i recently have been reading some military biography’s and read one called “Six Silent Men” about lrrps and it is quite frankly fantastic. i also read “Easy Company Soldier” and “Beyond Band of Brothers” and was curious if you guys have some recommendations or possibly have read these.at #6813
Here’s some books on LRRPs that I have:
US Army Long-Range Patrol Scout in Vietnam 1965-71 (Gordon L Rottman)
LRRPs in Action (Squadron Signal)
US Elite Forces – Vietnam (Squadron Signal)
These are filled with lots of info on organization, weapons and equipment. Very handy for history nerds such as myself!
- This reply was modified 8 months, 1 week ago by CommanderPanzer. Reason: Typo
I’ll take a look at them i think i read some of “lrrps in action” thanks for the reccomendation us historys nerds have to stick together! 🙂at #7795
Found this great poem from WW2.
The Tennessee Maneuvers.
The devil was given permission one day,
to select a good place for the soldiers to play.
He looked around for a month or more
wanting a place that would make them sore.
And, at last was delighted a country view
where the black walnut and the hickory grew,
and vowed that Tennessee could not be beat
as a place for maneuvers in rain, snow, and sleet.
He scattered the rocks so the men could not sleep
and brought weather so cold it froze the sheep.
He then sent some rain, the bed rolls to soak
and a few cards and dice, so the men could stay broke.
He brought the Division from old Camp McCain
and put all its soldiers out in the rain.
He then sent an order to a place called Fort Bragg
to send guns so heavy the bridges would sag.
The 100th Division has their men here too
and the good old 35th fought on the side of the Blue.
Then he brought in some Armored, the 14th I think,
enough soldiers to fill all the towns to the brim.
There are plenty of umpires with their flags of green,
and the craziest ideas I have ever seen.
The trucks are wiped out by simulated shell,
so the umpires can laugh and give the men hell.
The cooks with us are OK, I think,
but they never have rations or water to drink.
All that we got is the coffee they brew
and some stuff in a can that they call G.I. Stew.
And the Devil is happy over the things he done,
to the men in the army that carry a gun.
For the men from the ranks to the General Staff,
are so cold, and hungry, he just has to laugh.
After this War when a man’s around me,
he better not mention the word Tennessee
or a trip to the hills where the Nature is law,
for as sure as He does, it will be the last straw.
On Christmas in Nashville a Tennessee town,
thousands of soldiers were prowling around.
They were hunting some fun, or a good place to eat,
and half of the men had no place to sleep.
And most of the men as long as they are here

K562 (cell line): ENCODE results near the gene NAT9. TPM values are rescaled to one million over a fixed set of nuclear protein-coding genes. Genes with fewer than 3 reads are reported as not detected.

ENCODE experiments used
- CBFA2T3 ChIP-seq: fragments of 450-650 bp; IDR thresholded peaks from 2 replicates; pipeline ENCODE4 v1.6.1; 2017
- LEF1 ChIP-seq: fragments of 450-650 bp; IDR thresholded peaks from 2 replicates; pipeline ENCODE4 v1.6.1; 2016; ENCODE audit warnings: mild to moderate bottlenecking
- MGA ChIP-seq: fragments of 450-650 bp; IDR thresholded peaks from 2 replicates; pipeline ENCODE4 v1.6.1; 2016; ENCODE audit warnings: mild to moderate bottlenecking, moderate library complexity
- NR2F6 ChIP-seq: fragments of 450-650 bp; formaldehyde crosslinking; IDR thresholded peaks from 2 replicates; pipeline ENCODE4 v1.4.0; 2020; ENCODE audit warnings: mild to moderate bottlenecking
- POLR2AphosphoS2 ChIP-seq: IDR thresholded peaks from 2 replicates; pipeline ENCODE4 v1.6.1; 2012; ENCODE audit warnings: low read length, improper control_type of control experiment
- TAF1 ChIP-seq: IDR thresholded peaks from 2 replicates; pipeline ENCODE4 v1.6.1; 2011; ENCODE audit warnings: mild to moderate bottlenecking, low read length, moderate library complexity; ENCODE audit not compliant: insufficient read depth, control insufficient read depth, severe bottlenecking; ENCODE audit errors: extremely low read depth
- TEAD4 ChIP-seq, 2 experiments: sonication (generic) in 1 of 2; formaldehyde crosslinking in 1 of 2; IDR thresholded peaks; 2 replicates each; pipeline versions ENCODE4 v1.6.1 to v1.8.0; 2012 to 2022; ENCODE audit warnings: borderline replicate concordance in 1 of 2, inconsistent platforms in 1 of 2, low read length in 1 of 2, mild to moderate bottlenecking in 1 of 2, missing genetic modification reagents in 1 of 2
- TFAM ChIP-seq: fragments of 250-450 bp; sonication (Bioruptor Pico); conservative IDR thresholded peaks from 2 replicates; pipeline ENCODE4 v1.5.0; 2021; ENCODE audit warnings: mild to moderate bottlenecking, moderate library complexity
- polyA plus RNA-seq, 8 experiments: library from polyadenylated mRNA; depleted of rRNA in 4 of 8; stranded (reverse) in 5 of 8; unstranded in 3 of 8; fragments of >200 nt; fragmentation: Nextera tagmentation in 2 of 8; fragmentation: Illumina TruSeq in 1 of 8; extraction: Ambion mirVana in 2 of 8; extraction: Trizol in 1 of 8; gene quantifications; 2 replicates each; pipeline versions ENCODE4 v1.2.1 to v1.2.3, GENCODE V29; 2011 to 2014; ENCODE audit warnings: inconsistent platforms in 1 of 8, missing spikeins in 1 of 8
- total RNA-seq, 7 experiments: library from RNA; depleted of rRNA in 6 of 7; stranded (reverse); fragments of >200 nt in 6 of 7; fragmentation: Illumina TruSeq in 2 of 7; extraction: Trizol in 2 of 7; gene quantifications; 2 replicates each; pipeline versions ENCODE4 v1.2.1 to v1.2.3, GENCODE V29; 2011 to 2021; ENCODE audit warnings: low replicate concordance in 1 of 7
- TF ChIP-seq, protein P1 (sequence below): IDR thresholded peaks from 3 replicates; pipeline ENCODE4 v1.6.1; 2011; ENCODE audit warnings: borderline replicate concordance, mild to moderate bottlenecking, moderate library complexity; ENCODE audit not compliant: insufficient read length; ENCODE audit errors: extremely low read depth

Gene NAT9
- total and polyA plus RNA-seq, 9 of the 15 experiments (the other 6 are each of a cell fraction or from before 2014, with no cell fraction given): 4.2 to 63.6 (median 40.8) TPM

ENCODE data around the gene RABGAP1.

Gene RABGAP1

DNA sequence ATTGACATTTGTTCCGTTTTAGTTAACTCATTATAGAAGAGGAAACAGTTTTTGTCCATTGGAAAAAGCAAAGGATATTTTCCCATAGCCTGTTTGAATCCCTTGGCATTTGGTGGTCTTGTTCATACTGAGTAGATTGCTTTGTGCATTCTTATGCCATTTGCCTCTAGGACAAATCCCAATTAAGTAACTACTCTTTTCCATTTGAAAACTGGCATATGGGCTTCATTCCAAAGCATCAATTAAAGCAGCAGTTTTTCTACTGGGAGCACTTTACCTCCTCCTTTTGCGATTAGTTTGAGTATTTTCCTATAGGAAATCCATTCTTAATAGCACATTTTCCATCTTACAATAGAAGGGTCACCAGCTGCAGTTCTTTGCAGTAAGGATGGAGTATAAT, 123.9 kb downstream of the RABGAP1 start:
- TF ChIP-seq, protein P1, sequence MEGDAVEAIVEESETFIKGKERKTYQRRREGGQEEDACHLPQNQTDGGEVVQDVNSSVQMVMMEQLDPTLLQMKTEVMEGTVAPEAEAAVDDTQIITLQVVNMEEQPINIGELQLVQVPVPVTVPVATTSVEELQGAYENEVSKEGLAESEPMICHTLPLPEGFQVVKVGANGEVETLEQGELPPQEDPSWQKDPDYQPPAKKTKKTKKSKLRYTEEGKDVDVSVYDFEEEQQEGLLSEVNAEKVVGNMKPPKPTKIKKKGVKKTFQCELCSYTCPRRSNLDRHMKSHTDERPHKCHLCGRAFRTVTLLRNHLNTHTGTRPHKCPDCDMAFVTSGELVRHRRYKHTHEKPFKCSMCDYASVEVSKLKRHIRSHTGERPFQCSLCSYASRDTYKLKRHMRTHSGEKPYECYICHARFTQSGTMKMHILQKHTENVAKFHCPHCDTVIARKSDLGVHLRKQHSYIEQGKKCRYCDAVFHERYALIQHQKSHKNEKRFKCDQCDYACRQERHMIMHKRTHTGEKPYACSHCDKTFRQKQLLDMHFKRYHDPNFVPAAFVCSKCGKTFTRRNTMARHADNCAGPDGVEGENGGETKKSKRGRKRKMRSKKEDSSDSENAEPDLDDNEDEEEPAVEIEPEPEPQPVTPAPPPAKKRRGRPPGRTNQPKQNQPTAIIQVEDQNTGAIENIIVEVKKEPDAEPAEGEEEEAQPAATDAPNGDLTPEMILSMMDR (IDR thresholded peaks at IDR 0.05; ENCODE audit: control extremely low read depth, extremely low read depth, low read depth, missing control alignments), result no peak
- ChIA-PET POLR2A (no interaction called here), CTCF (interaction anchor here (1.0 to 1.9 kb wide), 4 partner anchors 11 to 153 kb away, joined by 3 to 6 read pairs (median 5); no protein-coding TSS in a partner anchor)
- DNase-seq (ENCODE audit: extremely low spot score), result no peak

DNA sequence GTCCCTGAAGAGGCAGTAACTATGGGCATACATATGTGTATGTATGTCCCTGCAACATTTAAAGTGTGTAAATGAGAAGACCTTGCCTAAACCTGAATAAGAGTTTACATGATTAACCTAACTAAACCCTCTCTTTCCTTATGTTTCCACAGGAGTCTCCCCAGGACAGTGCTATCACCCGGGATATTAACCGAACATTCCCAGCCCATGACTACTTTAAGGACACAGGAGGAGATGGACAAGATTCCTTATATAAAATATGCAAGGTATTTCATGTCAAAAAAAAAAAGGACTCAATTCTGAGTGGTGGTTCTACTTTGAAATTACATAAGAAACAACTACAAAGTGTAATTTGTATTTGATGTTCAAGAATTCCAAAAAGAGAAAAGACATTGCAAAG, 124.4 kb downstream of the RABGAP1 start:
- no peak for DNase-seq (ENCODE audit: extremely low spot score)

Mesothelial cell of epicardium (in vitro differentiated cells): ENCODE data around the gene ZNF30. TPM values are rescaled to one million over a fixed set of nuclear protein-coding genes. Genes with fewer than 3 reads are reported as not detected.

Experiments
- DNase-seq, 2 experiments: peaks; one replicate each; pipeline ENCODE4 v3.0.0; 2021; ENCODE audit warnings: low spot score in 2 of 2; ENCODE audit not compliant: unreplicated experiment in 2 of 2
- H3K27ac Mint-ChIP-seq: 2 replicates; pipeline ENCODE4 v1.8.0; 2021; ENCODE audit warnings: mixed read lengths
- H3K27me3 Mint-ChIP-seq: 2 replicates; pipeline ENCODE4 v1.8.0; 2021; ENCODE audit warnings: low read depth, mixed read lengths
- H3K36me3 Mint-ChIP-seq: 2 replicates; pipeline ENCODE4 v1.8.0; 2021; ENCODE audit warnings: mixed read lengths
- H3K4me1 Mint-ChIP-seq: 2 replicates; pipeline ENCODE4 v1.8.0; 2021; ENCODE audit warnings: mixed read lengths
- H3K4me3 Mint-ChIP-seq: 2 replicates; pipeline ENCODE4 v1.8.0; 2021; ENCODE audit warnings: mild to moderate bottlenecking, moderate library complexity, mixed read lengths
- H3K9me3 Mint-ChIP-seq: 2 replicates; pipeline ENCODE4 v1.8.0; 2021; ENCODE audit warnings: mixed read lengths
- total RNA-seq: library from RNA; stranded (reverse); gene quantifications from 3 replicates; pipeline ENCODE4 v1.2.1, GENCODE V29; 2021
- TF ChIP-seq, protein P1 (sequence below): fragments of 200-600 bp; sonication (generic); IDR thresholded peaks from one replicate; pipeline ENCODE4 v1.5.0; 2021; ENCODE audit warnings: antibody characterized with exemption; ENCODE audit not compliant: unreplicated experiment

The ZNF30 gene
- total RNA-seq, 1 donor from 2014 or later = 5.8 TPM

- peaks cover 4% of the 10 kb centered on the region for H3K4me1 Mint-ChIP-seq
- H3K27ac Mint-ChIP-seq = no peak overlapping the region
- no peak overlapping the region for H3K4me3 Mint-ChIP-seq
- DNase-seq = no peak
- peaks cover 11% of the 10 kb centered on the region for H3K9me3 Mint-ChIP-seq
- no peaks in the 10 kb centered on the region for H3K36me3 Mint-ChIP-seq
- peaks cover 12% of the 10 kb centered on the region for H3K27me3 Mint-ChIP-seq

will want no passes, not even for a beer.
For the towns in this State, though they seem complete,
can furnish no place for the soldier to eat.
Then January the first in the year forty-four,
the good Lord Himself pulled open the door,
and let the sunshine come into our camp,
and the men covered bushes with clothes that were damp.
That night with bushes still holding up clothes,
and all the men had started to doze.
I know that old Satan came to our Camp again,
for who else but Him could bring such a rain.
One day of sunshine in four weeks of hell,
and most of the soldiers still feeling well.
He’s shaken the plans of the demon below,
who is trying to drown us, while waiting for snow.
Then on the fifth problem with men nearly froze,
down came the order simulate mosquitos,
so we got our head nets, and bars,
for the order came down through the man with the Stars.
He said, “Wear your head nets until seven AM”,
and keep bars in pup tents or hanging on limbs,
and take atabrin pills, the General said
at the first of chow line or you won’t get fed.
For all the Commanders, and the men in their charge,
are exposed to malaria with these insects at large.
If you go without headnets you’ll surely be seen,
by the men from headquarters, that fly flags of green.
Then an order came down that made us all sore,
the cooks serve breakfast at quarter till four,
and the First Sergeant said as he looked straight at me,
We will all get up early in the Artillery.
So at zero three hundred, we all had to rise,
and pull the old headnets down over our eyes,
and disperse on a hill side at about fifteen feet,
then feel in our mess kits for something to eat.
After five problems, we all needed a rest,
but here is what happened now this is the best,
some Big Shot on the staff picks us a spot
where there wasn’t a stick of wood on the lot.
With five weeks now past us, and one more to go.
In this place without firewood, it started to snow.
We’ve now taken all that the devil had,
and all that’s accomplished is to make us mad.
Now we’re on the last problem we’ve all done our part,
and at the end of this week the furloughs will start.
Then the men will go home with tall tales to tell
of the things that they did through this six weeks of hell.
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